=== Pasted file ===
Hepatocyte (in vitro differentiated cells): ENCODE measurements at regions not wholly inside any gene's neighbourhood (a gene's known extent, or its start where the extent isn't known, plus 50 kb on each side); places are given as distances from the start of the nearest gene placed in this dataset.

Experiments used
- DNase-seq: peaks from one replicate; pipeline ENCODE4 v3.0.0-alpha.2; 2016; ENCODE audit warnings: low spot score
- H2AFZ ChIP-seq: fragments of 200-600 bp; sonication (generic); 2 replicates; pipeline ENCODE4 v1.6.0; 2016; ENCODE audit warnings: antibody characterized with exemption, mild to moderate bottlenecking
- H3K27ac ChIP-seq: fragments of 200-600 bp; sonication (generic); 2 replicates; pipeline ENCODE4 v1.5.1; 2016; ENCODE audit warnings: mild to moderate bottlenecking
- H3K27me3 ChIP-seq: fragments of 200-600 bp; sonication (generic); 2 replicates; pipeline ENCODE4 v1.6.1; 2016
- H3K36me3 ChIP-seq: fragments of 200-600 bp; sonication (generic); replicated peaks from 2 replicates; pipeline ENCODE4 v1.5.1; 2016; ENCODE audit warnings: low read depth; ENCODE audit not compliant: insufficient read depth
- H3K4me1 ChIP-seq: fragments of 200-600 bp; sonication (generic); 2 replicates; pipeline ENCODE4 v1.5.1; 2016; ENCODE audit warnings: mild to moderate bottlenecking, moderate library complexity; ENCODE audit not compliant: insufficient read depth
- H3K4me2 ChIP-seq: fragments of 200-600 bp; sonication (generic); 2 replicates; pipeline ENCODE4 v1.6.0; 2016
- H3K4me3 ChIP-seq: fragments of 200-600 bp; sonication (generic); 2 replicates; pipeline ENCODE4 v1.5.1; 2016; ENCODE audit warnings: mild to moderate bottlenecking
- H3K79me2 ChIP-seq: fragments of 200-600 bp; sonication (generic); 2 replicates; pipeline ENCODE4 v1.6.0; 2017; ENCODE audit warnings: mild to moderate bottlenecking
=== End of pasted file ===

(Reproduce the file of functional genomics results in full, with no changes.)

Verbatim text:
Hepatocyte (in vitro differentiated cells): ENCODE measurements at regions not wholly inside any gene's neighbourhood (a gene's known extent, or its start where the extent isn't known, plus 50 kb on each side); places are given as distances from the start of the nearest gene placed in this dataset.

Experiments used
- DNase-seq: peaks from one replicate; pipeline ENCODE4 v3.0.0-alpha.2; 2016; ENCODE audit warnings: low spot score
- H2AFZ ChIP-seq: fragments of 200-600 bp; sonication (generic); 2 replicates; pipeline ENCODE4 v1.6.0; 2016; ENCODE audit warnings: antibody characterized with exemption, mild to moderate bottlenecking
- H3K27ac ChIP-seq: fragments of 200-600 bp; sonication (generic); 2 replicates; pipeline ENCODE4 v1.5.1; 2016; ENCODE audit warnings: mild to moderate bottlenecking
- H3K27me3 ChIP-seq: fragments of 200-600 bp; sonication (generic); 2 replicates; pipeline ENCODE4 v1.6.1; 2016
- H3K36me3 ChIP-seq: fragments of 200-600 bp; sonication (generic); replicated peaks from 2 replicates; pipeline ENCODE4 v1.5.1; 2016; ENCODE audit warnings: low read depth; ENCODE audit not compliant: insufficient read depth
- H3K4me1 ChIP-seq: fragments of 200-600 bp; sonication (generic); 2 replicates; pipeline ENCODE4 v1.5.1; 2016; ENCODE audit warnings: mild to moderate bottlenecking, moderate library complexity; ENCODE audit not compliant: insufficient read depth
- H3K4me2 ChIP-seq: fragments of 200-600 bp; sonication (generic); 2 replicates; pipeline ENCODE4 v1.6.0; 2016
- H3K4me3 ChIP-seq: fragments of 200-600 bp; sonication (generic); 2 replicates; pipeline ENCODE4 v1.5.1; 2016; ENCODE audit warnings: mild to moderate bottlenecking
- H3K79me2 ChIP-seq: fragments of 200-600 bp; sonication (generic); 2 replicates; pipeline ENCODE4 v1.6.0; 2017; ENCODE audit warnings: mild to moderate bottlenecking